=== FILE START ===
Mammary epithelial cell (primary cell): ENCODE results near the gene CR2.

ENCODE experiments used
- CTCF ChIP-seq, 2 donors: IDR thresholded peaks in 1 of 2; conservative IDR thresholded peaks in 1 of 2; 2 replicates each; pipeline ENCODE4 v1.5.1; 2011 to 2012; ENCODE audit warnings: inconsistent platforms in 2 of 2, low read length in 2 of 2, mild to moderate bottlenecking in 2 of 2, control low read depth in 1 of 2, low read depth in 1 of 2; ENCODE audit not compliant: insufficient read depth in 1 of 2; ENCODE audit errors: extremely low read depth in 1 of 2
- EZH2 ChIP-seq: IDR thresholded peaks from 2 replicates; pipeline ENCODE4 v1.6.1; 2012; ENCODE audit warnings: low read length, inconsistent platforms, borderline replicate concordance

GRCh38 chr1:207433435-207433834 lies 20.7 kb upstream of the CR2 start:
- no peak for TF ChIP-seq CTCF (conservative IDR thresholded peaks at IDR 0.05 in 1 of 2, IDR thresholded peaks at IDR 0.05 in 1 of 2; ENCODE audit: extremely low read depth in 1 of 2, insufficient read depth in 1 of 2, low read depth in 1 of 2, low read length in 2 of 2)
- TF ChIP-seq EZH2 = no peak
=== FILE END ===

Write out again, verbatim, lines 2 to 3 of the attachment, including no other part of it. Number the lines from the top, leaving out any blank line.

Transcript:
ENCODE experiments used
- CTCF ChIP-seq, 2 donors: IDR thresholded peaks in 1 of 2; conservative IDR thresholded peaks in 1 of 2; 2 replicates each; pipeline ENCODE4 v1.5.1; 2011 to 2012; ENCODE audit warnings: inconsistent platforms in 2 of 2, low read length in 2 of 2, mild to moderate bottlenecking in 2 of 2, control low read depth in 1 of 2, low read depth in 1 of 2; ENCODE audit not compliant: insufficient read depth in 1 of 2; ENCODE audit errors: extremely low read depth in 1 of 2